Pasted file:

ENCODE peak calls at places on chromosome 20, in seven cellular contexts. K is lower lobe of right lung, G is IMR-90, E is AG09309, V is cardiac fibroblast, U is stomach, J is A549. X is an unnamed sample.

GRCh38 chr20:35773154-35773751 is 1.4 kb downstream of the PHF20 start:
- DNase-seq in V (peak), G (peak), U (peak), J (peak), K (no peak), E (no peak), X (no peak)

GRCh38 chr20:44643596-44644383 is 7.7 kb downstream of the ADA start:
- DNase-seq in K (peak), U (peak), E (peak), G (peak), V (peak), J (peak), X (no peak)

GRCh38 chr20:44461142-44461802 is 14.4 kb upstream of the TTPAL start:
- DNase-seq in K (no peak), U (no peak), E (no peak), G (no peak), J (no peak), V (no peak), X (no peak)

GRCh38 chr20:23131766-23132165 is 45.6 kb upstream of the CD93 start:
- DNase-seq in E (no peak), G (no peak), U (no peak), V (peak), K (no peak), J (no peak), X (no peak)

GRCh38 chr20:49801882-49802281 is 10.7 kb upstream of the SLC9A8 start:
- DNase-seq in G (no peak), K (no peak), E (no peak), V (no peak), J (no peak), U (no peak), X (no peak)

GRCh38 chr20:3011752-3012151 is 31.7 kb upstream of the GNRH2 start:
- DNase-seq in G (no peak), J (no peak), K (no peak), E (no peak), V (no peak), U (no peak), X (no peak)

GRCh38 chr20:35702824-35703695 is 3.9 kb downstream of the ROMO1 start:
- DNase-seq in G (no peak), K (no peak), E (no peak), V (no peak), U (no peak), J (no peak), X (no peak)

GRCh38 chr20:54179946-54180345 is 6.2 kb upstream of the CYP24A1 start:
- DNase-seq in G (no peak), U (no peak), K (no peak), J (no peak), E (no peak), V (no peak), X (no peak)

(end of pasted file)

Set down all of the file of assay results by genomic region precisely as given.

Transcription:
ENCODE peak calls at places on chromosome 20, in seven cellular contexts. K is lower lobe of right lung, G is IMR-90, E is AG09309, V is cardiac fibroblast, U is stomach, J is A549. X is an unnamed sample.

GRCh38 chr20:35773154-35773751 is 1.4 kb downstream of the PHF20 start:
- DNase-seq in V (peak), G (peak), U (peak), J (peak), K (no peak), E (no peak), X (no peak)

GRCh38 chr20:44643596-44644383 is 7.7 kb downstream of the ADA start:
- DNase-seq in K (peak), U (peak), E (peak), G (peak), V (peak), J (peak), X (no peak)

GRCh38 chr20:44461142-44461802 is 14.4 kb upstream of the TTPAL start:
- DNase-seq in K (no peak), U (no peak), E (no peak), G (no peak), J (no peak), V (no peak), X (no peak)

GRCh38 chr20:23131766-23132165 is 45.6 kb upstream of the CD93 start:
- DNase-seq in E (no peak), G (no peak), U (no peak), V (peak), K (no peak), J (no peak), X (no peak)

GRCh38 chr20:49801882-49802281 is 10.7 kb upstream of the SLC9A8 start:
- DNase-seq in G (no peak), K (no peak), E (no peak), V (no peak), J (no peak), U (no peak), X (no peak)

GRCh38 chr20:3011752-3012151 is 31.7 kb upstream of the GNRH2 start:
- DNase-seq in G (no peak), J (no peak), K (no peak), E (no peak), V (no peak), U (no peak), X (no peak)

GRCh38 chr20:35702824-35703695 is 3.9 kb downstream of the ROMO1 start:
- DNase-seq in G (no peak), K (no peak), E (no peak), V (no peak), U (no peak), J (no peak), X (no peak)

GRCh38 chr20:54179946-54180345 is 6.2 kb upstream of the CYP24A1 start:
- DNase-seq in G (no peak), U (no peak), K (no peak), J (no peak), E (no peak), V (no peak), X (no peak)